The Yakuza (1974)
Dusty: American saw cuts on a push stroke, Japanese saw cuts on a pull stroke. When an American cracks up, he opens up the window and shoots up a bunch of strangers. When a Japanese cracks up, he closes the window and kills himself. Everything is in reverse.
Dusty: This Giri...
Tanaka Ken: Giri? Hai.
Dusty: It means obligation, right?
Tanaka Ken: Burden.
Tanaka Ken: It's called, 'the burden hardest to bear.'
Dusty: Yeah, well, suppose you don't bear it. I mean, no one's going to come down on you?
Tanaka Ken: No.
Dusty: Well, you guys believe in some kind of Heaven and Hell?
Tanaka Ken: No.
Dusty: Then what is it you believe in that makes you do it?
Tanaka Ken: Giri.
Harry Kilmer: Everywhere I look, I can't recognize a thing.
Oliver Wheat: It's still there. Farmers in the countryside may watch TV from their tatami mats and you can't see Fuji through the smog, but don't let it fool you. It's still Japan and the Japanese are still Japanese.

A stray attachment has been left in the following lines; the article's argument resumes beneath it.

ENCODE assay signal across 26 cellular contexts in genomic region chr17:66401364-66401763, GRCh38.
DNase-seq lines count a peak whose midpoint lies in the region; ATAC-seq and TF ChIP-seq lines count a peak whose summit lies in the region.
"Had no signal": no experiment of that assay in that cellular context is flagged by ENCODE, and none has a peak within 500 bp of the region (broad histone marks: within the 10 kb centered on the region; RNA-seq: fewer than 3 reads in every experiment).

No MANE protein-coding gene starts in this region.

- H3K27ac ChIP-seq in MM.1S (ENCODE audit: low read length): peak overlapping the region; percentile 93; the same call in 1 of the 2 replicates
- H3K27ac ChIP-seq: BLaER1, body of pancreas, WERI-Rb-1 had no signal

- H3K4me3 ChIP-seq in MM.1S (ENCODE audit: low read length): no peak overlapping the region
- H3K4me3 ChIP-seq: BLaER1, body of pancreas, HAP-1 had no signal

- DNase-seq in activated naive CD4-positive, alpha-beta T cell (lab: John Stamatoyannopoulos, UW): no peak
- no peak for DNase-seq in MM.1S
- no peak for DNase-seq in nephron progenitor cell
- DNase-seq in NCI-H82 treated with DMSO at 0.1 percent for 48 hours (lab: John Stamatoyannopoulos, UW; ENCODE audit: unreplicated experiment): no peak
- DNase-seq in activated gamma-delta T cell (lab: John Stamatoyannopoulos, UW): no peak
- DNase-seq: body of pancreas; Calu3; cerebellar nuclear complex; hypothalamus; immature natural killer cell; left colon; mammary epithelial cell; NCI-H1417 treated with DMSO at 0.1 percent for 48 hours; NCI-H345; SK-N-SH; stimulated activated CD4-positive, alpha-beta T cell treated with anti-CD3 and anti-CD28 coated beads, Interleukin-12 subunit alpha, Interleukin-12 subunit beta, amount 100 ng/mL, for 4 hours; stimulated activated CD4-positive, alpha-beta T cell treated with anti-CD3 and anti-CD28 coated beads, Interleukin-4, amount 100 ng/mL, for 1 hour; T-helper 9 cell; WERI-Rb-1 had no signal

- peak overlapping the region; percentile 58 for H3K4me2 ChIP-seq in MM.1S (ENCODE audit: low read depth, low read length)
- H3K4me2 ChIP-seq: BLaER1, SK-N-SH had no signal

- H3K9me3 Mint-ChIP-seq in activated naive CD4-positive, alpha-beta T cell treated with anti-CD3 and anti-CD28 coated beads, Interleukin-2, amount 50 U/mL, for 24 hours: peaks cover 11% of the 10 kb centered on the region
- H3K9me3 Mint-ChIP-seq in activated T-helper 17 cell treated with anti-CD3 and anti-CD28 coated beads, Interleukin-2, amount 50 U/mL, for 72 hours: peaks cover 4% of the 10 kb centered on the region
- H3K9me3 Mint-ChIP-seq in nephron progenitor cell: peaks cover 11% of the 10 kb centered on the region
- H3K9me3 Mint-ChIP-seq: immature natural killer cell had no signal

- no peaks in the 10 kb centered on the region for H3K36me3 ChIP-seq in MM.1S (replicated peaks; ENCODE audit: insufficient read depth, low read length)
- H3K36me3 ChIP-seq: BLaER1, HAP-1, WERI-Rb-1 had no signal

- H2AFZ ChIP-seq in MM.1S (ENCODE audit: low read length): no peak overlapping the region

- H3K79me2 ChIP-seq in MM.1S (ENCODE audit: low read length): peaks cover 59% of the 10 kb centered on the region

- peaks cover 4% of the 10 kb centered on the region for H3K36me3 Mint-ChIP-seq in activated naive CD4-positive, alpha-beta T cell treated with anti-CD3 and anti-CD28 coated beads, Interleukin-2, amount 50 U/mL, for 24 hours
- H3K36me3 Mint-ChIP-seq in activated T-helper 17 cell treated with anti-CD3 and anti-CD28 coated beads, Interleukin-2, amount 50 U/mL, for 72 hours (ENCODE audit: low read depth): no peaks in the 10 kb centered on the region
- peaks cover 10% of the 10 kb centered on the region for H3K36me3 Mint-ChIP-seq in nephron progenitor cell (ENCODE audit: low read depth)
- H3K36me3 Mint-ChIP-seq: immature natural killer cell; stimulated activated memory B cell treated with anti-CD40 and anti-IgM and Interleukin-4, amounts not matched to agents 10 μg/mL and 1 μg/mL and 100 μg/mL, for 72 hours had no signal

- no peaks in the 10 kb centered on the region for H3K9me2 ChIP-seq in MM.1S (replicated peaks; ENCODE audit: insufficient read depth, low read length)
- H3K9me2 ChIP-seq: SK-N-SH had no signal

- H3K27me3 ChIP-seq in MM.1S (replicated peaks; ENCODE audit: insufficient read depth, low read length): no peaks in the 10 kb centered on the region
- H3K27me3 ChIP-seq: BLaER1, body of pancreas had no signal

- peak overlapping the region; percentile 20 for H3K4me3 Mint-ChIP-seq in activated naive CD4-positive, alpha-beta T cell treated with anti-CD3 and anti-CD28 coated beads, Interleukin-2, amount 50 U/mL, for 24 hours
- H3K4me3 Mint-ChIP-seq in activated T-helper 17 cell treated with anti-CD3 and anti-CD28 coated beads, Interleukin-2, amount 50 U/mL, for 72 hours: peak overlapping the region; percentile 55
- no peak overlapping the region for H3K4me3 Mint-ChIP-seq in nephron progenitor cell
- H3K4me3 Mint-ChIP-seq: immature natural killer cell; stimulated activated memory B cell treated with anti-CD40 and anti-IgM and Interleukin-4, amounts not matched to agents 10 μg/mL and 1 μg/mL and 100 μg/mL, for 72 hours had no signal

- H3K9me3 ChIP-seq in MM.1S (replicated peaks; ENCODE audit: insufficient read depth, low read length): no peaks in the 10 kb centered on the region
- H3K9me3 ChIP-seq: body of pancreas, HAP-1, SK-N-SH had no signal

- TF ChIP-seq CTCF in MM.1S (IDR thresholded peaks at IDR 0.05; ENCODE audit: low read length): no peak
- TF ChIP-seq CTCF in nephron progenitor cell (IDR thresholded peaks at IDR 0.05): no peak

Dusty: That guy doesn't like you.
Harry Kilmer: No, not much.
Dusty: So how come you figure you can trust him?
Harry Kilmer: Giri.
Harry Kilmer: Giri. Obligation.
Dusty: You mean he figures he owes you something?
Harry Kilmer: Yeah, sort of.
Dusty: Well, that can work two ways, Kilmer. If you ain't alive tomorrow, he don't owe you shit.
Goro: Ken is a tormented man. It is Eiko, of course, but it is also Japan. Ken is a relic, a leftover of another age, of another country.
Eiko Tanaka: Did you speak to Ken?
Harry Kilmer: Yeah
Eiko Tanaka: Does he know we are here?
Harry Kilmer: Sure.
Eiko Tanaka: Is he unhappy?
Harry Kilmer: I'm on my way over to see him now.
Eiko Tanaka: But is he unhappy?
Harry Kilmer: Of course he's unhappy, he's been unhappy ever since he lost the war. I keep trying to tell him it's not his fault, he won't take my word for it.